A case of testicular capillary haemangioma is reported and the importance of intraoperative examination of this very rare lesion emphasised. Capillary haemangioma of the testis can be similar to malignant testicular tumours on clinical presentation, as well as on ultrasonography and magnetic resonance imaging, and therefore should be included in the intraoperative differential diagnosis. Because of the benign nature of this lesion, conservative surgical treatment by means of tumour enucleation with preservation of the testis is possible, if intraoperative examination of frozen sections of representative tissue can be performed.
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Usually, radical orchidectomy is performed in cases of solid intratesticular tumour. This is the standard procedure, because most testicular tumours in young men are malignant tumours of germ cell origin. We report a case of a capillary haemangioma of the testis, diagnosed on intraoperative examination of the frozen section. Because this is an extremely rare benign testicular tumour, the neoplasm was treated by conservative tumour enucleation with preservation of the testis, instead of orchidectomy.
An 18 year old man presented with a palpable, non-tender, left testicular mass approximately 1.5 cm in diameter. Scrotal sonography revealed a roundish, well demarcated hypoechoic area. Within the lesion echopoor areas were detected. Colour Doppler sonography showed no increased blood flow within the lesion. The lesion was located in the upper pole of the testis. Laboratory examinations, including relevant tumour markers, particularly α-fetoprotein and β-human chorionic gonadotrophin, were normal. Exploration of the left testis by an inguinal approach revealed a blue/reddish, moderately firm, circumscribed intraparenchymal mass. The excised specimen, 0.4 × 0.4 × 0.3 cm in dimension, was diagnosed as benign angiomatous tumour on intraoperative examination of the frozen section. Because of this diagnosis, tumour enucleation was performed, instead of left orchidectomy. Paraffin wax embedded sections verified the intraoperative diagnosis of a capillary haemangioma, showing characteristic features of a vascular tumour with abundant vascular spaces, lined by spindle shaped endothelial cells without anaplastic features (fig 1A). No mitotic figures were seen. The tumour tissue was interspersed with a few mast cells. Single pre-existing tubuli with atrophy were found within the tumour tissue. The tumour nodule was well delineated and surrounded by regular seminiferous tubules. Immunohistochemistry showed expression of vascular markers CD31 and CD34 (fig 1B), as well as vimentin by the tumour cells.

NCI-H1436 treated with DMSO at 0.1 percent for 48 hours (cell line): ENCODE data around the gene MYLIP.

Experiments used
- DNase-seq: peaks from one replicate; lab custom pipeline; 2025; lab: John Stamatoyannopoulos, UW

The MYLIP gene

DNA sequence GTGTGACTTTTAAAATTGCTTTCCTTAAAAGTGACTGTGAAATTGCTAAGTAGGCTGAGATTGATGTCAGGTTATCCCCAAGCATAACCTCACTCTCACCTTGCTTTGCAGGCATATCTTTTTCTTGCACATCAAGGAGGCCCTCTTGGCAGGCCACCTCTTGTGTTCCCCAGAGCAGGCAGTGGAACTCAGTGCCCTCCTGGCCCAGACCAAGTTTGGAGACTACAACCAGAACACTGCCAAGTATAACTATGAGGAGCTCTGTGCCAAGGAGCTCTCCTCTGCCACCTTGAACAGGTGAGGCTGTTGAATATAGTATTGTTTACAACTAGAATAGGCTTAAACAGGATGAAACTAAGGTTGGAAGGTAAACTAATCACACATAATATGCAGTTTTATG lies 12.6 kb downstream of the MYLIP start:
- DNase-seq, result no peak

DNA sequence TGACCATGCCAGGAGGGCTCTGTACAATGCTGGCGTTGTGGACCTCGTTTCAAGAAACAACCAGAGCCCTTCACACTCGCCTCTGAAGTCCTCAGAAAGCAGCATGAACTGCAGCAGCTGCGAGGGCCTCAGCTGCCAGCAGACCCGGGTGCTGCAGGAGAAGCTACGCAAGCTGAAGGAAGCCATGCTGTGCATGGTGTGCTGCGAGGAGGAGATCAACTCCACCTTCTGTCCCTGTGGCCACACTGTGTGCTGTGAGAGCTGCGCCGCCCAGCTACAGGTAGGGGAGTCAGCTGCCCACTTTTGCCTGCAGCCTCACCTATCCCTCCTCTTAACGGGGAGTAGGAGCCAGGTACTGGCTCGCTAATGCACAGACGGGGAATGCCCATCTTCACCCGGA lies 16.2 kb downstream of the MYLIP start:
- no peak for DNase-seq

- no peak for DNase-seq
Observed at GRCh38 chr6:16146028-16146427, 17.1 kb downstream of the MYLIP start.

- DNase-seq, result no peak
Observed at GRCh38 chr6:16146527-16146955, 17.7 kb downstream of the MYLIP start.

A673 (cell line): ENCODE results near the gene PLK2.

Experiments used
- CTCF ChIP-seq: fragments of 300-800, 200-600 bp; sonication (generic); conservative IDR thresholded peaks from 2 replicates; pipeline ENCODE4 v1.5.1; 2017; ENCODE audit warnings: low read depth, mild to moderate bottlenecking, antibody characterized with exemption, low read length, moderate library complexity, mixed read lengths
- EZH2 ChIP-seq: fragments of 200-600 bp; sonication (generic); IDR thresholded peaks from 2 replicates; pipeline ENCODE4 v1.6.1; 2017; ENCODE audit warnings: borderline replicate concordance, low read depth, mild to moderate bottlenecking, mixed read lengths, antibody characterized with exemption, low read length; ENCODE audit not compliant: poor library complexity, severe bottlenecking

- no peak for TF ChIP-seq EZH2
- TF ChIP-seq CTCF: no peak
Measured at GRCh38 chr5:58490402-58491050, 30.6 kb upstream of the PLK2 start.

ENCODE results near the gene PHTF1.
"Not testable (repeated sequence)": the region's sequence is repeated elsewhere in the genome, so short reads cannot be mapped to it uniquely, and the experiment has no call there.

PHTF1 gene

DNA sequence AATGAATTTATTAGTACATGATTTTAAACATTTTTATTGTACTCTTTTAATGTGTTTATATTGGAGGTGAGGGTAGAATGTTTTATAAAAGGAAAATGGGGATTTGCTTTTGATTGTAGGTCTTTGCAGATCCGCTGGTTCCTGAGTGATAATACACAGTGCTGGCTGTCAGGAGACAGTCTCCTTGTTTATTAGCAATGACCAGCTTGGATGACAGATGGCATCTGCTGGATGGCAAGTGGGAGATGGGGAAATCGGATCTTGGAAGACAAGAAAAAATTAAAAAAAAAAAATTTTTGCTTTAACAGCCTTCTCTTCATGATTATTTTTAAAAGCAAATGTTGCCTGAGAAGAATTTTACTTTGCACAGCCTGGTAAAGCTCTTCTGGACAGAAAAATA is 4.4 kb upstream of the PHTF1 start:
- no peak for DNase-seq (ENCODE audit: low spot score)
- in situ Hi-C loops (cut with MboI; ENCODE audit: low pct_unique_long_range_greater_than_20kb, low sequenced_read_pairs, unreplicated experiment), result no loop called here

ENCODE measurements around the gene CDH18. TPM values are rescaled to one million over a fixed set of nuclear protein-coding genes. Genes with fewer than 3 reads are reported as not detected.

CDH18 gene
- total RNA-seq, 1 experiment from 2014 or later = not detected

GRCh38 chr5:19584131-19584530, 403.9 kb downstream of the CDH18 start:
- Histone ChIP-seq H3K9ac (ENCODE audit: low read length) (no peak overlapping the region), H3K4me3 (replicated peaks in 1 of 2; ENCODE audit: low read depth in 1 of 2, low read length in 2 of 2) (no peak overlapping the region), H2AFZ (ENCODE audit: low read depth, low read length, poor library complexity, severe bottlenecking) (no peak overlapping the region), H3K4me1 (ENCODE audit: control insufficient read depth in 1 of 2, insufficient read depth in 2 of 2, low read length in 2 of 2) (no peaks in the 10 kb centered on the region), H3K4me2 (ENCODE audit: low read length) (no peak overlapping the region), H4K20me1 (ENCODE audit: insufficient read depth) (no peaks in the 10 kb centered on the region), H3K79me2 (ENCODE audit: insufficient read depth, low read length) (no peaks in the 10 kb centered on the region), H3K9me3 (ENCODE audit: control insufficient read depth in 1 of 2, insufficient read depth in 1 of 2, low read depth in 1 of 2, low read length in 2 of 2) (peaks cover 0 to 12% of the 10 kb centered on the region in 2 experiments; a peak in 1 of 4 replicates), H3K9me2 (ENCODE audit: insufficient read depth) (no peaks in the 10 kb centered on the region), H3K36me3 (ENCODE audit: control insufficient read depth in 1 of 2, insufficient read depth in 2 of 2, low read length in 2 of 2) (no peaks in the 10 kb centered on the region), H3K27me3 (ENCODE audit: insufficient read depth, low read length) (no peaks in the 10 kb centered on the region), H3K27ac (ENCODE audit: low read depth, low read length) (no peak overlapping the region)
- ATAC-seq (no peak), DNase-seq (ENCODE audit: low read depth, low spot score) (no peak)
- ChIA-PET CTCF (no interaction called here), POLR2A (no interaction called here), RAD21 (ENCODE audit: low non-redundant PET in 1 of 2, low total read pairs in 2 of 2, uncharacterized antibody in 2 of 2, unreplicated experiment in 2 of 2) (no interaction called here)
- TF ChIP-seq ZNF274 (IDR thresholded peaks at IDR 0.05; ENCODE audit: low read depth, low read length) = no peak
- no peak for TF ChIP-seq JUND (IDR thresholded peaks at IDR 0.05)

Testicular capillary haemangioma in adults is an exceptionally rare tumour. In a review of the English literature of the past seven decades we found only four reports of unequivocal capillary haemangiomas of the testis in adults.1–4 These patients, similar to our patient, were young men, aged 25, 18, 45, and 26 years, respectively. Two of the tumours were left sided,1,2 and the other two were right sided.3,4 However, other types of benign testicular vascular tumours in men have also been reported in the literature (table 1). In summary, eight testicular vascular tumours were classified as cavernous haemangiomas. Another eight cases were diagnosed as histiocytoid haemangiomas.20 One case was diagnosed as papillary endothelial hyperplasia,5 and five cases, including our present case, were classified as capillary haemangiomas.
Whereas cavernous and capillary haemangiomas do not pose major difficulties in diagnosis and classification, the term histiocytoid haemangioma is still a controversial classification.14,21 It is a unifying concept of vascular neoplasms embracing a clinicopathological spectrum of lesions, proposed by Rosai and co-workers.20
A remarkable fact is that no unequivocal de novo malignant vascular testicular tumour has been reported in the English literature. One single published case of a high grade angiosarcoma in the testis was interpreted as secondary sarcomatous transformation of a pre-existing teratomatous germ cell tumour.22 To date, all reported vascular testicular tumours have clearly demonstrated benign behaviour, with no evidence of local recurrence or metastasis.
We report another case of testicular capillary haemangioma and emphasise the importance of intraoperative examination of this lesion. Capillary haemangioma of the testis can be similar to malignant testicular tumours on clinical presentation, as well as on ultrasonography and magnetic resonance imaging.4 Because of the benign nature of this lesion, conservative surgical treatment by means of tumour enucleation with preservation of the testis is possible, if intraoperative examination of frozen sections of representative tissue can be performed.